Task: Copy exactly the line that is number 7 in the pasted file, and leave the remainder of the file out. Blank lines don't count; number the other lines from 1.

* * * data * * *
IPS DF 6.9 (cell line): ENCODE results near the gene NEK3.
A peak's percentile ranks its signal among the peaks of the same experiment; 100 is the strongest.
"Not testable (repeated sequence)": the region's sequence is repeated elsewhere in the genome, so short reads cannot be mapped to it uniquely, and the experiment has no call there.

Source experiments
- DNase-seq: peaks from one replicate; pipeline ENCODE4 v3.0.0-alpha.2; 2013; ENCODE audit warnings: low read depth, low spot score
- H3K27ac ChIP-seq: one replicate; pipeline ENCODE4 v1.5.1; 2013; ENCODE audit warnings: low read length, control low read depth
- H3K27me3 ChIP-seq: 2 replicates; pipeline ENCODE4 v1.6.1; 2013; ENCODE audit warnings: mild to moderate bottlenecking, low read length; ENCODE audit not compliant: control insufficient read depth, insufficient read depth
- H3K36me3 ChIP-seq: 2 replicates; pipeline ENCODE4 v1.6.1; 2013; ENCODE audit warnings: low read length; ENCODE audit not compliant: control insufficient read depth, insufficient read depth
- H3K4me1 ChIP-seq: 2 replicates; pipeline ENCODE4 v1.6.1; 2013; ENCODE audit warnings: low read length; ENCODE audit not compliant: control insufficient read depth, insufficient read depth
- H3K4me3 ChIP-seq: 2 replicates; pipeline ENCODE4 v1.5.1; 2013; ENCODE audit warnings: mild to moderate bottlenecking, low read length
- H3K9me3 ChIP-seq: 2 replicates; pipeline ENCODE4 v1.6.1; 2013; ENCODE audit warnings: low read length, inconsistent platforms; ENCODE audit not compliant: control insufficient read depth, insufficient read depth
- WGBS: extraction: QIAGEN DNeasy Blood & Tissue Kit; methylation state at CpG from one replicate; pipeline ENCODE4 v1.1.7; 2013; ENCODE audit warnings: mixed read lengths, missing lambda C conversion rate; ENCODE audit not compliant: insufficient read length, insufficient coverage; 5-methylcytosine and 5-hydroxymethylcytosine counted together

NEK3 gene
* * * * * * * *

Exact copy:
- H3K27me3 ChIP-seq: 2 replicates; pipeline ENCODE4 v1.6.1; 2013; ENCODE audit warnings: mild to moderate bottlenecking, low read length; ENCODE audit not compliant: control insufficient read depth, insufficient read depth